Alico: Fruit Drop Significant; Most Trees Intact

Josh McGillhurricane

Alico, Inc. reported on Sept. 30 that initial observations following Hurricane Ian indicate there was significant drop of fruit in its groves. However, most trees remain intact. The magnitude of the fruit drop will be formally calculated by the company’s staff and insurance companies in coming weeks.


Alico has 48,900 acres of citrus groves in Charlotte, Collier, DeSoto, Hardee, Hendry, Highlands and Polk counties. Those groves sustained hurricane or tropical storm force winds for varying durations of time during the hurricane’s march through Florida Sept. 28–29.

“Initial inspections indicate that substantially all of our trees remain intact, with the exception of a single grove in Charlotte County that was in the direct path of the storm,” a company media release stated. “We believe this indicates that company-wide, the greater impact of the storm will be on production in the current season, and possibly next season, rather than on long-term production.”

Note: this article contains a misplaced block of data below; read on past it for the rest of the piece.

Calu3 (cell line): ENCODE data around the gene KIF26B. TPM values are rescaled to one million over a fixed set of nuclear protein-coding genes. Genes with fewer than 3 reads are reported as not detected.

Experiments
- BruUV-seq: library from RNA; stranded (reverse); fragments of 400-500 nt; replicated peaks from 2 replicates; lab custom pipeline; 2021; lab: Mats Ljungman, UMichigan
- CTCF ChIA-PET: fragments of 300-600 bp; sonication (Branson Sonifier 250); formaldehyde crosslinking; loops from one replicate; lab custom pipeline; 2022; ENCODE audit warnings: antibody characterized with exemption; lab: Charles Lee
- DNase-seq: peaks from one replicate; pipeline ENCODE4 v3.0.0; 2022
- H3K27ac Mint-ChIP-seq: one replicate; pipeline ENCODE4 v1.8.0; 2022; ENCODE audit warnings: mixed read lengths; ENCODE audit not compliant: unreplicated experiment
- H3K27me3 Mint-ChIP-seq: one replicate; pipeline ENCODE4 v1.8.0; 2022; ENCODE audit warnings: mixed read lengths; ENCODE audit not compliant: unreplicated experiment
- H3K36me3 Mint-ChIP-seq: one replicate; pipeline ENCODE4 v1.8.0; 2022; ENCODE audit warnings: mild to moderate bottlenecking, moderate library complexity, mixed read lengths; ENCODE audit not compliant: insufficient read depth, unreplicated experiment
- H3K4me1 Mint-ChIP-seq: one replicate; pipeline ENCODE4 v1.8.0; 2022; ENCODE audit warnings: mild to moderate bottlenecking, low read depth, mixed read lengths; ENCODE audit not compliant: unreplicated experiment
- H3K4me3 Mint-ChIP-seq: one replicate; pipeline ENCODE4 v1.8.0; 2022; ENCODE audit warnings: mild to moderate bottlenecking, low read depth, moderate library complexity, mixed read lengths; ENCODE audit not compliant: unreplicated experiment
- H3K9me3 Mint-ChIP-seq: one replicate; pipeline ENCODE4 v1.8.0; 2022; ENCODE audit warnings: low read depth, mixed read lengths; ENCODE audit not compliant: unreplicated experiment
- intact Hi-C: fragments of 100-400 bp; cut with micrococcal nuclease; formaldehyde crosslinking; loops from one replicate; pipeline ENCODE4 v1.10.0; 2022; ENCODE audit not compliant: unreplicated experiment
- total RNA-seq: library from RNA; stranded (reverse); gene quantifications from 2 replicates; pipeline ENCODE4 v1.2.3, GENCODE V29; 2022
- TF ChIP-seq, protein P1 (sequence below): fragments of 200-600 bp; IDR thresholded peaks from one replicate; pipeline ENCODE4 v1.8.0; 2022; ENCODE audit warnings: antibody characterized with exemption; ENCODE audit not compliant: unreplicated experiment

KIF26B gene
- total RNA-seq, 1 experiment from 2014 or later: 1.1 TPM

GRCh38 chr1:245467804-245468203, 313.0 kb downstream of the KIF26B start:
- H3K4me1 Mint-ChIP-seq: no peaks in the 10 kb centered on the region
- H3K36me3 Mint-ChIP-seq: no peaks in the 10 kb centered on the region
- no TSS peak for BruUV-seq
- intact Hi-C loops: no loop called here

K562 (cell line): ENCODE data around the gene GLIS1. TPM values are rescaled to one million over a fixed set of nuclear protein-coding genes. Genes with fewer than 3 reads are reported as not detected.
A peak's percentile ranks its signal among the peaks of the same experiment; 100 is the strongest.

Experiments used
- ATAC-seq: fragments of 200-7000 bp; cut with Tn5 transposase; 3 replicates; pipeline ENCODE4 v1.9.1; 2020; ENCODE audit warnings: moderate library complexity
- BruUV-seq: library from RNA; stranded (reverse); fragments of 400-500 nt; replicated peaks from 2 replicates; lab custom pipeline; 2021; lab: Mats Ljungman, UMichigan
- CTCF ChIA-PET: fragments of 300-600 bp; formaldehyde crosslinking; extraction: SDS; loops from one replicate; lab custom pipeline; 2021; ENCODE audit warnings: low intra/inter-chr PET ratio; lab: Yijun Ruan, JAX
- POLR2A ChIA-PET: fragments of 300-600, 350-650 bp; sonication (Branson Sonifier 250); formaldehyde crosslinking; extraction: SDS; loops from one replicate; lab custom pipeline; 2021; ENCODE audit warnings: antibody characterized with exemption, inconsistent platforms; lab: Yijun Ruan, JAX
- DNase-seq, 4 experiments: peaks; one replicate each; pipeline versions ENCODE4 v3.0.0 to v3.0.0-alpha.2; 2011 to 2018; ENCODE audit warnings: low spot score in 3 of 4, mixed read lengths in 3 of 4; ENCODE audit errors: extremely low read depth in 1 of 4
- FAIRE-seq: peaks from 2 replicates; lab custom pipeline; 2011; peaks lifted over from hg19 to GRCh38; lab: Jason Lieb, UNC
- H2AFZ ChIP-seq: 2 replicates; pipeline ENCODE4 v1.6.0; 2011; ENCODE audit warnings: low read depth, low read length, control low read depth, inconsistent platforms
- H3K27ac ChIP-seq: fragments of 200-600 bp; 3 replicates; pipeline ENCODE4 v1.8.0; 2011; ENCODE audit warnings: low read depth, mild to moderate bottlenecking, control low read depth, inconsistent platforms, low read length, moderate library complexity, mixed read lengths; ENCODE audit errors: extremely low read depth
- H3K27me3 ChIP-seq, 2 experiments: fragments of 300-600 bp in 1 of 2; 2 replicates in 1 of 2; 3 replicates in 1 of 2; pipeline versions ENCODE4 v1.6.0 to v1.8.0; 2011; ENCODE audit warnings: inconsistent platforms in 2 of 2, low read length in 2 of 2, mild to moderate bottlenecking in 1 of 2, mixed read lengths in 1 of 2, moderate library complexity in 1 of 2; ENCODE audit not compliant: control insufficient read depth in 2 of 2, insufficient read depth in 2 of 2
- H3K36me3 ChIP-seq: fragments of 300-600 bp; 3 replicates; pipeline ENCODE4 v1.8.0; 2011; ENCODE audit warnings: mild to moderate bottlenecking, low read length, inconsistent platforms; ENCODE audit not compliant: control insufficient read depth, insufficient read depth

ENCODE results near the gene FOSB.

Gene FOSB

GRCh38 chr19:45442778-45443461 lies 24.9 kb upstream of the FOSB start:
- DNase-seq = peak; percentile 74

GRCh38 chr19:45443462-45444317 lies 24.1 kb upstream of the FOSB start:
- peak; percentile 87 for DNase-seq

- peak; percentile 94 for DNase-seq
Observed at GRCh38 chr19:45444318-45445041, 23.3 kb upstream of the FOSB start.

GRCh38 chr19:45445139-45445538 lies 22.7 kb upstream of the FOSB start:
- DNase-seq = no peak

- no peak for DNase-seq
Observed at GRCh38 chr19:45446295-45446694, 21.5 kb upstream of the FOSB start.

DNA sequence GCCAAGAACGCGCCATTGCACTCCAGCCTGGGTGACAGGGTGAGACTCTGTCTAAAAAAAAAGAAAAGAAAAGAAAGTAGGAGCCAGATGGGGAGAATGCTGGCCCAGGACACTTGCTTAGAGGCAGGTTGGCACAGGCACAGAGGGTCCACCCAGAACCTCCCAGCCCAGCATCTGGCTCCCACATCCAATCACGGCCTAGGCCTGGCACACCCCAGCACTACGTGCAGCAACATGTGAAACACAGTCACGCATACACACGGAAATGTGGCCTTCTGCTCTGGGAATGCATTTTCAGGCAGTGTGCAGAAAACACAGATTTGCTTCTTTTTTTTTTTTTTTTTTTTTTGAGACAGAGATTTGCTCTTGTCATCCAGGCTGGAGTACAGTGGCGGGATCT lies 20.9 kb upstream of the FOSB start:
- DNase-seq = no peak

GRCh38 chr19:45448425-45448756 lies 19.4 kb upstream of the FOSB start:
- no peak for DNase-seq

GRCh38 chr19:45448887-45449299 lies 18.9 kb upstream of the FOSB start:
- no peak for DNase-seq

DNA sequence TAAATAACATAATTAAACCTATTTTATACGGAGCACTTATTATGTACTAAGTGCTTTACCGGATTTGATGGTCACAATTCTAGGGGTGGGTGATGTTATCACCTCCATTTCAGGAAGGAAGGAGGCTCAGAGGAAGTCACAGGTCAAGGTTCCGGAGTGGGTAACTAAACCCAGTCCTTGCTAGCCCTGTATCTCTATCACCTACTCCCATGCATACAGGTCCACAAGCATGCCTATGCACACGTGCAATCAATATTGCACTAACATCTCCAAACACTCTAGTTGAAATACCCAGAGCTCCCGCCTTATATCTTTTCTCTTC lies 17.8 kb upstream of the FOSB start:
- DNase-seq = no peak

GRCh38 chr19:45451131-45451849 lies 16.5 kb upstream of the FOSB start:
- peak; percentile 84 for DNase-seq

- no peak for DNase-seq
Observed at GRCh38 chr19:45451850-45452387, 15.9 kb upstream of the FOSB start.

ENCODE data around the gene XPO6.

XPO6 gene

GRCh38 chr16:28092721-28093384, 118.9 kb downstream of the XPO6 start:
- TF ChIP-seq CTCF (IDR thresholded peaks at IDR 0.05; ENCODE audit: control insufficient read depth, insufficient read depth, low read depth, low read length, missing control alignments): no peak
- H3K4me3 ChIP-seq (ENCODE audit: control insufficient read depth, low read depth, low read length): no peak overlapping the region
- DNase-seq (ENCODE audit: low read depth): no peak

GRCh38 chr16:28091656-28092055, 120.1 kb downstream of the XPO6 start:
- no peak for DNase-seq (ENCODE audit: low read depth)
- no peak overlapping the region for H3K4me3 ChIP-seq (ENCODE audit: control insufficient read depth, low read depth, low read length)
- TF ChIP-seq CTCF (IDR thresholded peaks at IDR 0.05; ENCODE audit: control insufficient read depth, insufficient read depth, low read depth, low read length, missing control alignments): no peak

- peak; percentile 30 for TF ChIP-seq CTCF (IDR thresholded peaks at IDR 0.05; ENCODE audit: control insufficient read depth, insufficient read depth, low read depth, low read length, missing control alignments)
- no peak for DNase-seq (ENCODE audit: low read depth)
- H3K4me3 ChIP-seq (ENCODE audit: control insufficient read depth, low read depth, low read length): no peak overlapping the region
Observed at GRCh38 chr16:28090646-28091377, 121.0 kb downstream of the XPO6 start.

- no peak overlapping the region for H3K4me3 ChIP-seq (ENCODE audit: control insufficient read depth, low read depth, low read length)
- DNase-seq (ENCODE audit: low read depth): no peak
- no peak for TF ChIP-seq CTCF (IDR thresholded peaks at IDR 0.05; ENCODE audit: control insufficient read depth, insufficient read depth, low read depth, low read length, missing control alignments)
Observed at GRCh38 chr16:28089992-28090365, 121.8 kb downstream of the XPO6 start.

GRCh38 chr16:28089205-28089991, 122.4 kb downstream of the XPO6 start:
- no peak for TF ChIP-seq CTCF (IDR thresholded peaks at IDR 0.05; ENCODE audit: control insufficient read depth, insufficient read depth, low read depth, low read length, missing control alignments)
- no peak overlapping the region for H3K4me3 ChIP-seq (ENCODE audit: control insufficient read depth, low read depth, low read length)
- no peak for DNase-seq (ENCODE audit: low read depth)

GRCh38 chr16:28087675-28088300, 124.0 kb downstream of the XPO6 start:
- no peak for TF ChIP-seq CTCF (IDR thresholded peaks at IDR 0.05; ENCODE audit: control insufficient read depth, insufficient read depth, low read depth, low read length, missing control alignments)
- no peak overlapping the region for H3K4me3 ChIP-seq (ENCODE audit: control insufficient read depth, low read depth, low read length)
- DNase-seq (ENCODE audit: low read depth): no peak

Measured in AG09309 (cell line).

Alico stated that lessons learned, especially since Hurricane Irma in 2017, “allowed us to be better prepared prior to landfall and to more rapidly begin recovery after impact. The implementation of our disaster programs, our dedicated workforce and experienced management appear to have limited the damage to our properties.”

Alico reported that it did not experience any significant flooding, and that other company property and equipment was not materially impacted.

Alico maintains crop insurance for catastrophic events on all of its groves. “While all of our groves experienced an impact from Hurricane Ian, not all of our groves may have suffered enough damage for insurance claims,” the company stated. “Alico maintains insurance for catastrophic loss of trees, which is not likely to be significant from this storm.”

Alico said it will supply juice processors Tropicana, Peace River, Cutrale and Florida’s Natural with all available fruit during the upcoming harvest season.   

“Based upon prior experience with serious storms of this nature, we expect it will take at least two seasons for the groves to recover to pre-hurricane production levels,” Alico reported. “Although past experience is not a predictor of future results, Alico saw its production increase 9% above pre-hurricane levels within a single season following Hurricane Irma in September 2017.”

Learn more about Hurricane Ian’s impact on the Florida citrus industry.

Source: Alico, Inc.

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